North of Light(2)

By: J.M. Paul


Who does this guy think he is?

Whoever he is, I instantly like him, but he doesn’t have to know that.

“You’re rude. And I’d like more water since some fartknocker just dumped mine out,” I gripe.

He chokes out a laugh. “As I’ve stated, drinking nonalcoholic beverages the night before Thanksgiving is sacrilegious.”

“Why?” I’m not sure what makes me encourage him to keep annoying me. I have work to do, and if the person I’m waiting for doesn’t show soon, I’m leaving.

“It’s an age-old tradition for everyone to get drunk and stupid, so they can forget about being forced to spend an entire day with their family tomorrow. In Alcoholville, they can deny the fact that getting a slobbery kiss on the mouth from ninety-year-old Great-Aunt Mea is okay and enjoyable.” He shivers dramatically. “The women bitch about cooking while the men grunt and yell at football games on TV. The mini humans run around, screaming, touching everything, and spreading their germs so that we get sick a couple of days later. It’s fun times.”

“Sounds like you have anger issues with Turkey Day, dude.” I tap my pen against the bar top.

“No way. My family’s awesome, and I love Thanksgiving. The holidays rock.” The twinkle in those gorgeous green eyes informs me he’s not kidding.

I roll my eyes.

He points his finger in my direction. “I saw that.”

“You saw nothing. I don’t know you, but I can already tell you’re as blind as a bat.” I bite my lip and start to shade in the 3-D heart I doodled.

“I’m not blind. I’ll have you know, I have twenty-twenty vision”—he points at his face—“and it just saw you roll your lovely brown eyes at me.”

“Listen, Bat Eyes, you saw nothing.” I fold my arms on the shiny surface in front of me in an attempt to challenge him.

“What’s your name, Journal Girl?” Turkey Head leans his elbows onto the bar and stares at me. When I don’t answer, he starts drumming his fingers against the hard granite.

“Noel.”

“No shit.” His full lips take their time in curving into a delighted grin. “Well, isn’t that fitting?”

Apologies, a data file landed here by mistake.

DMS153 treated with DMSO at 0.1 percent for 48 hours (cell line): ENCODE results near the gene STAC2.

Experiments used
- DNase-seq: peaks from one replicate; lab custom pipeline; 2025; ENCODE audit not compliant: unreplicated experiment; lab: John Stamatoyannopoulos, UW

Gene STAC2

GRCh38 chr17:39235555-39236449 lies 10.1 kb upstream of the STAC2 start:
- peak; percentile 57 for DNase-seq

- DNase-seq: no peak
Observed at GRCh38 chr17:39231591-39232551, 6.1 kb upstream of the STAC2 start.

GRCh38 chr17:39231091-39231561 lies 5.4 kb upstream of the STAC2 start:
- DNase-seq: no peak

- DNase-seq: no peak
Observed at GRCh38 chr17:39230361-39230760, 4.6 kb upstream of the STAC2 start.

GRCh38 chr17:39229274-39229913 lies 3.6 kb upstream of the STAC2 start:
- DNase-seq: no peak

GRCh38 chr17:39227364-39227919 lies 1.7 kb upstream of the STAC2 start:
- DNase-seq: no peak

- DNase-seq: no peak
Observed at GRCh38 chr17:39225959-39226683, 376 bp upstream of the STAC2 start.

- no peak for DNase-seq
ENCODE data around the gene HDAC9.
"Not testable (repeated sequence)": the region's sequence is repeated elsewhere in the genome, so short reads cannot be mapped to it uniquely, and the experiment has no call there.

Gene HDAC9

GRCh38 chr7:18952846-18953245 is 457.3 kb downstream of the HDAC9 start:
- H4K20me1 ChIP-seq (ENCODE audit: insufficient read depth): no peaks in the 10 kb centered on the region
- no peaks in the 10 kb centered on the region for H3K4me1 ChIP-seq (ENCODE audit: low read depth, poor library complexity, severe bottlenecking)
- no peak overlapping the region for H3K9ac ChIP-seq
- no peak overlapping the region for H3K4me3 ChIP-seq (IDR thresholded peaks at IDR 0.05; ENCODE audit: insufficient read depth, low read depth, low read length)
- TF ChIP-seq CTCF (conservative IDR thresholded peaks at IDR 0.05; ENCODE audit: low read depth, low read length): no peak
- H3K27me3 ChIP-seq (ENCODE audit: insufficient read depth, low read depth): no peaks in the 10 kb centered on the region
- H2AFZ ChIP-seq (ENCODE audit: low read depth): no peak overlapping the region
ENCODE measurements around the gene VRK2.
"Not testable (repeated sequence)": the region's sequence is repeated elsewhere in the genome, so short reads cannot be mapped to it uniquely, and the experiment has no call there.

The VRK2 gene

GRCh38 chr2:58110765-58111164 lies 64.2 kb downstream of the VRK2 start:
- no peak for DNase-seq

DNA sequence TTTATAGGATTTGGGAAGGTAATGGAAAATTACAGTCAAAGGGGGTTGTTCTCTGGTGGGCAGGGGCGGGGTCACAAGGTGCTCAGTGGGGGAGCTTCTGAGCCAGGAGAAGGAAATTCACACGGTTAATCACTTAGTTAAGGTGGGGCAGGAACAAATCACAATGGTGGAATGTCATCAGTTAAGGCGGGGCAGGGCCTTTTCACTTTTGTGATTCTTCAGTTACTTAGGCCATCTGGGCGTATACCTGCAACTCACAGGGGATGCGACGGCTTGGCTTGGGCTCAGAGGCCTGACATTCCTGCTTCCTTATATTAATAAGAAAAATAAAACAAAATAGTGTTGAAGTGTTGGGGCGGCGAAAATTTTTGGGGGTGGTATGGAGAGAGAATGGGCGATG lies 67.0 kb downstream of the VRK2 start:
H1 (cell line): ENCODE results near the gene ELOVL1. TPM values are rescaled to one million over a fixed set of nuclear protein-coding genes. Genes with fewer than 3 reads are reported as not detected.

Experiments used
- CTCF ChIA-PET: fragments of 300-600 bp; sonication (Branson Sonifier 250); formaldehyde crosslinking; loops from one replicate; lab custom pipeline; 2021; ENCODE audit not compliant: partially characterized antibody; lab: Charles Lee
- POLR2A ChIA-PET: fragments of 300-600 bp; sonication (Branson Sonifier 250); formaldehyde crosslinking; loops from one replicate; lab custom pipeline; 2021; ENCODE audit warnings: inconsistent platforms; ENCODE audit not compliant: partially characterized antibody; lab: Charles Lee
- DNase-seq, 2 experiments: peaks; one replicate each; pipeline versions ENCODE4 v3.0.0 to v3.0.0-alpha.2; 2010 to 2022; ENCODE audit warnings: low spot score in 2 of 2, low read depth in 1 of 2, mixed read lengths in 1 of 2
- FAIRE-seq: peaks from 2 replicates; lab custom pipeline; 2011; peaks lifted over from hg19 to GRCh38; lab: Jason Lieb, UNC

“Fitting for what?” I sit back in my stool and pull at the cuff of my sweatshirt.

He waves his arm around, indicating the people, noise, and festive mood swirling around the bar.

“To encompass the spirit of the holidays.”

His grin grows, and my Grinch heart shrivels further.

“No.”

“No?” Humor is evident in his voice.

“No,” I repeat.

“Why is it a no?”

He tilts even closer until he’s encroaching into my space, and there’s no way I can ignore him.

“It’s not just a no.” I sigh, slap my pen down on the notebook, and glower at him.

“Hmm,” Turkey Head hums before a smirk twists his mouth. “I like specifics.”

He straightens, adjusts the bird thighs on his hat, cracks his knuckles, shakes out his arms, and then rests back on the counter, waiting … for something.

I don’t know him, but I’m a pro at reading people, and his type will let me know what he expects me to say.

Butterball stares at me with interest, and I lift my eyebrows.

“Explain,” he says.

“There’s not much to explain.” I shrug. “I don’t like the holidays, Christmas specifically. And having a name that literally means the garish day you can’t stand? Well … it sucks.”

His eyes almost bulge out of his head, and his jaw drops open.

“You hate Christmas?” It comes out in a horrified whisper.

“Yep.”

“Oh my God. You’re one of those.” Turkey Head points and gapes at me like I’m some sort of science experiment gone wrong.

Then, it hits me, and my eyes widen. He’s a Christmas freak, and I don’t play well with his kind of crazy.

There goes our cookie-cutter house with a white picket fence, two-point-five children, and a dog.

I pick up my pen and draw a large, sharp arrow piercing my scribbled 3-D heart along with droplets of blood dripping down the page.

We could have had such a wonderful life together.

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